26 Nov 21

As the jacket of this book reminds us, Churchill commented that the U-Boat peril was the only thing which really frightened him during the war. The quotation is well-known, as is much else about the Battle of the Atlantic, which might lead some to ask whether there is anything new to say about this campaign on which so much depended. This excellent book answers that question with a resounding yes.

Gordon Williamson, who clearly has deep knowledge of his subject, has chosen an original and engaging way to tell the story. As the title indicates, he has selected 100 objects to give an overview of German submarines at war. The term ‘object’ is widely defined, with some items being a photograph of an individual, but this allows the author to tell the story of participants, from senior commanders, including of course Dönitz, to U-Boat ‘aces’ such as Prien. We therefore gain a rounded picture of the campaign, from its strategic direction to the tactics used at sea. Objects from the Allied side are also included, providing a balanced history. Sections on RAF Coastal Command, convoy escort vessels, ASDIC, and the escort commander Donald Macintyre are among many examples.

There is much coverage of weapons and platforms, from torpedoes to U-Boat types. Navigation equipment and machinery is included, explaining how the boats operated. As well as technical data, the author describes procedures, such as that for a crash dive. The photographs are well-chosen and of high quality, showing the depth of the author’s research and aiding our understanding of the objects. With a couple of pages of text accompanying each illustration, the layout is effective and informative.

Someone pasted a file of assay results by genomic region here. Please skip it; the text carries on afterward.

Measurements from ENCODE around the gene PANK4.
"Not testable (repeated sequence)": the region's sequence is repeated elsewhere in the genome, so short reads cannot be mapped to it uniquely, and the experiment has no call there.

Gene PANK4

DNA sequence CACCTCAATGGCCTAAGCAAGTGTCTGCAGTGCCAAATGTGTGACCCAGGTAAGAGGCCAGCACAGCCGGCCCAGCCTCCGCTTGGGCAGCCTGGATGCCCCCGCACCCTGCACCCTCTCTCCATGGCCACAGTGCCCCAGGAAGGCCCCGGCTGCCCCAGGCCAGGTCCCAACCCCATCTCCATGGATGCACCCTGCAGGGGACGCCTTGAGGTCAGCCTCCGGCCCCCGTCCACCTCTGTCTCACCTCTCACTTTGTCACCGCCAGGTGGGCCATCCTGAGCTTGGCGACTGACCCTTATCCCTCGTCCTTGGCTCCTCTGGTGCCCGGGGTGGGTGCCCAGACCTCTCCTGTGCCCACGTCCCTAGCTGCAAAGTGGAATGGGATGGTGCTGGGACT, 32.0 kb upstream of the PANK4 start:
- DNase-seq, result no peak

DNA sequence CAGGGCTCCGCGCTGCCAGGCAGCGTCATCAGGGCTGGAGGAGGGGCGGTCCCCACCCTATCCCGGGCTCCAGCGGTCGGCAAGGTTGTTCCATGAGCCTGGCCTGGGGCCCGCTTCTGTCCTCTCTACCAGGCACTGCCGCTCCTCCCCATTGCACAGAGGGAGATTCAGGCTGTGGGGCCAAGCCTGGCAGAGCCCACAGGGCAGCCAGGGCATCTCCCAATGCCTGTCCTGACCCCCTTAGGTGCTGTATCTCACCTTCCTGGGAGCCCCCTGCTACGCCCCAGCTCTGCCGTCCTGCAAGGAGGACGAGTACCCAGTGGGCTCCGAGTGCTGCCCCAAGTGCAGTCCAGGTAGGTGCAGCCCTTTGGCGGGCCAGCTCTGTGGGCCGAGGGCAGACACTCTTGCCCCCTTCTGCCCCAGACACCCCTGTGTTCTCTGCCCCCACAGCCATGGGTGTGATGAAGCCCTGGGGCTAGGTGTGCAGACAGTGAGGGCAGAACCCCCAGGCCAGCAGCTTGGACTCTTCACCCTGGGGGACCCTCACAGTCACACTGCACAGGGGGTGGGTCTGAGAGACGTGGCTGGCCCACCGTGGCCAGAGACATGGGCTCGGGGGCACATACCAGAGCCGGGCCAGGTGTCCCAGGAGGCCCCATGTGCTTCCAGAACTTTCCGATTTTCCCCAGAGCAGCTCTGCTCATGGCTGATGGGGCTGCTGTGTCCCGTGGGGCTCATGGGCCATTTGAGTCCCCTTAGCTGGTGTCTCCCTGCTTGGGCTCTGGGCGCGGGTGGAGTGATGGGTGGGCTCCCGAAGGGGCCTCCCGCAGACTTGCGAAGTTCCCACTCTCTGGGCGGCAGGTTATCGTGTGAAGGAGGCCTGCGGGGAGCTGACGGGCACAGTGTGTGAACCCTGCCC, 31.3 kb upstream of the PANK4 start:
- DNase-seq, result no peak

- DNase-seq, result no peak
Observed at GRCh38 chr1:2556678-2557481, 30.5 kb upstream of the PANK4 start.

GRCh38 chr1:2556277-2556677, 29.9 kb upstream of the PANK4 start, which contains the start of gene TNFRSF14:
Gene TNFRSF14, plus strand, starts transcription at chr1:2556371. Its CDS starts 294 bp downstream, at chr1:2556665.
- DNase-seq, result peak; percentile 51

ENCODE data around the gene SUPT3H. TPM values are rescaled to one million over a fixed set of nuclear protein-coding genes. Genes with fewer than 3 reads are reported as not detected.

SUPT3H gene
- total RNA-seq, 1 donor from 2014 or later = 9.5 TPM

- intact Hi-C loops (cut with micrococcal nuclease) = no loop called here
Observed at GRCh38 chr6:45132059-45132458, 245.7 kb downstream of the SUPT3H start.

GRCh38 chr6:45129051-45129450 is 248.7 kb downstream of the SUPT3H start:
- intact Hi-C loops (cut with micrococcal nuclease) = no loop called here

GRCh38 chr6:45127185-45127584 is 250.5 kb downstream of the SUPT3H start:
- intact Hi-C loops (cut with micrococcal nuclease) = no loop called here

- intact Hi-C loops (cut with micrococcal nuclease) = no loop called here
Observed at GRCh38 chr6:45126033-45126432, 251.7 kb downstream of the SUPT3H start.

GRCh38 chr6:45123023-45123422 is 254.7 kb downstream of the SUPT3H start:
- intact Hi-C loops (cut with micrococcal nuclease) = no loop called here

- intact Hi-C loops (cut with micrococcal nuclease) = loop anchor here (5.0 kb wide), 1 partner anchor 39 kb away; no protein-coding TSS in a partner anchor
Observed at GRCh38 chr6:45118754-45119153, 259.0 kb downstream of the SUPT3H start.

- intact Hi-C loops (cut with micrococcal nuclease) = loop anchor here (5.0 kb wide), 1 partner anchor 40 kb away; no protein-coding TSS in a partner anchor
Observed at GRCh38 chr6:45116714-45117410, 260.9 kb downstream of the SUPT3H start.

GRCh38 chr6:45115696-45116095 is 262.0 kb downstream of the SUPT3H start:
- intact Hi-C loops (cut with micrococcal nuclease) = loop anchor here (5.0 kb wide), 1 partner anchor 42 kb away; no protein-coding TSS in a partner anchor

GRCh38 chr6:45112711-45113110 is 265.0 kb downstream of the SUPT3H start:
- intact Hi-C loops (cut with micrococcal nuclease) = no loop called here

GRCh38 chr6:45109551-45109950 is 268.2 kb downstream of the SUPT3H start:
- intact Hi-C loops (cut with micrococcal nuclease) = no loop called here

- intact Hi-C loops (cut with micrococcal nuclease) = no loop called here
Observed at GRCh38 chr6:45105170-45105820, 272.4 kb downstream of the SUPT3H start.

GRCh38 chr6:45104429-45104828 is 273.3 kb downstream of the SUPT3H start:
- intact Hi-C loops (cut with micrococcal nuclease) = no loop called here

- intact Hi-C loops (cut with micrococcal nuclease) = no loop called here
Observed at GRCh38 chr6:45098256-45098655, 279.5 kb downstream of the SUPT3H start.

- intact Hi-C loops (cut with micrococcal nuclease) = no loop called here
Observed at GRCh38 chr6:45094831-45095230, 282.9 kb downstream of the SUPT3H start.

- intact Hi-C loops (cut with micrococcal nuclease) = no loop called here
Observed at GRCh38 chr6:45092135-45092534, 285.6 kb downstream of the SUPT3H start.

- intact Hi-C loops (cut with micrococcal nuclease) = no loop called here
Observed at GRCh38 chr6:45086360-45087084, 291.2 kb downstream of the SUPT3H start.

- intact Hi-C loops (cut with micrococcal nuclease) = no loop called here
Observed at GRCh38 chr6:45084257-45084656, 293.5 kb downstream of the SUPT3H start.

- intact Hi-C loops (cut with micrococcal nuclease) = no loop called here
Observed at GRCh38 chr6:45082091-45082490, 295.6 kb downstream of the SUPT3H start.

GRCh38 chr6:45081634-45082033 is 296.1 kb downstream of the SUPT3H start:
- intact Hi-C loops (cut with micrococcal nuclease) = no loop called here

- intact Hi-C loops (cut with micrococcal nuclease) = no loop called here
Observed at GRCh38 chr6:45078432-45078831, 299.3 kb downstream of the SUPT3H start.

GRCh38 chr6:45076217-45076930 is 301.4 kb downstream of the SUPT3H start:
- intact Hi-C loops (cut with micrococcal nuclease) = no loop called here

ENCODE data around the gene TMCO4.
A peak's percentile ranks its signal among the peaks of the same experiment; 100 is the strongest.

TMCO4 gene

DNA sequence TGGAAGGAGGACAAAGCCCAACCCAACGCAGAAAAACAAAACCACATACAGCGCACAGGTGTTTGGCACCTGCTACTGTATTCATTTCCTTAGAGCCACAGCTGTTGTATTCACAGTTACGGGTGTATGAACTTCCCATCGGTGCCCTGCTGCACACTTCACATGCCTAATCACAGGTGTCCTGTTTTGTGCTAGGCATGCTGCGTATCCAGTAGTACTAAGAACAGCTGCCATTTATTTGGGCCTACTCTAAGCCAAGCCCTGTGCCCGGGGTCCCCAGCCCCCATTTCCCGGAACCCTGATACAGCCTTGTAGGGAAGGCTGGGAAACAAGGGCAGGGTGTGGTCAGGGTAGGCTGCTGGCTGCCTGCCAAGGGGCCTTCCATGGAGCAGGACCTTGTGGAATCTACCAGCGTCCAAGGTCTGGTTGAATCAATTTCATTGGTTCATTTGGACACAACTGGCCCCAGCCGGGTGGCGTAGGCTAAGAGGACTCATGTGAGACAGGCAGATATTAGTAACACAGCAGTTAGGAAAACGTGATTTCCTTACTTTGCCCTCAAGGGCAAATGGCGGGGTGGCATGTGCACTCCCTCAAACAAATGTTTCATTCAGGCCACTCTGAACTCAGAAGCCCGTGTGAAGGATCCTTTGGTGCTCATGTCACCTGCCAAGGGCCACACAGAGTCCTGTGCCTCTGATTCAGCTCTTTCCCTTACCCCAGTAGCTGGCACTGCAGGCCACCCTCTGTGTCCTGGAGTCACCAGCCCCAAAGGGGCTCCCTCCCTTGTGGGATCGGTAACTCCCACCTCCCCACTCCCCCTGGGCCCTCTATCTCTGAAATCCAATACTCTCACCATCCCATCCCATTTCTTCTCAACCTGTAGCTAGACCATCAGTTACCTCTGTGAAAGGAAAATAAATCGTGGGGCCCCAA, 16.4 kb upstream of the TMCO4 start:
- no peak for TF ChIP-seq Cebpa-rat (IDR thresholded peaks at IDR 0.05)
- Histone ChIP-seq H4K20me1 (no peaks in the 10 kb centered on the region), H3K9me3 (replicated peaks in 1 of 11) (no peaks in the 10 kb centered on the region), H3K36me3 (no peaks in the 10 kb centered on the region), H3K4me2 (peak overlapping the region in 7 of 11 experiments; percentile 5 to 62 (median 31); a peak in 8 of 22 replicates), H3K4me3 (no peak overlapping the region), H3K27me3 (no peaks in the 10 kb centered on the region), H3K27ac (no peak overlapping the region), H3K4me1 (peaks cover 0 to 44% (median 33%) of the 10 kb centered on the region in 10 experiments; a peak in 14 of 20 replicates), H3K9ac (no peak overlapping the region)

As well as covering prominent aspects of the campaign, the author unearths little-known but important stories. For example, the role of Allied escort ships is recognized in many histories, but here we learn about the German vessels which escorted U-Boats out of port until they were able to dive. Also featured are a number of objects relating to awards and honours. Many appear to be rare, so the author’s research will be a valuable source for future historians. These awards also indicate the efforts made by the German navy to foster esprit de corps and to boost the morale of the elite U-Boat arm.

Among the wide range of subjects, it is those on the human side which offer a perspective and a level of insight not available from many other histories. There are sections on badges, uniforms and training, but also personnel reports and schemes of complement, with the roles of key positions explained. Life on board is also covered, with sections on accommodation, catering and hygiene. Others cover shore-based infrastructure, such as the concrete U-Boat pens built at the cost of the lives of many slave labourers. These huge structures, and various vessels preserved as museums, show that there are still visible reminders of the war at sea.

This slim volume makes an important contribution to our understanding of the U-Boat campaign and how it was fought on each side. The breadth of topics, and the way in which the illustrations bring them to life, will offer much both to the general reader and to those with more knowledge of the history. In addition to the objects which explain the strategy, tactics and weapons, perhaps the most lasting impression is of those which relate the experience of the sailors and airmen, particularly the U-Boat crews. This book is highly recommended.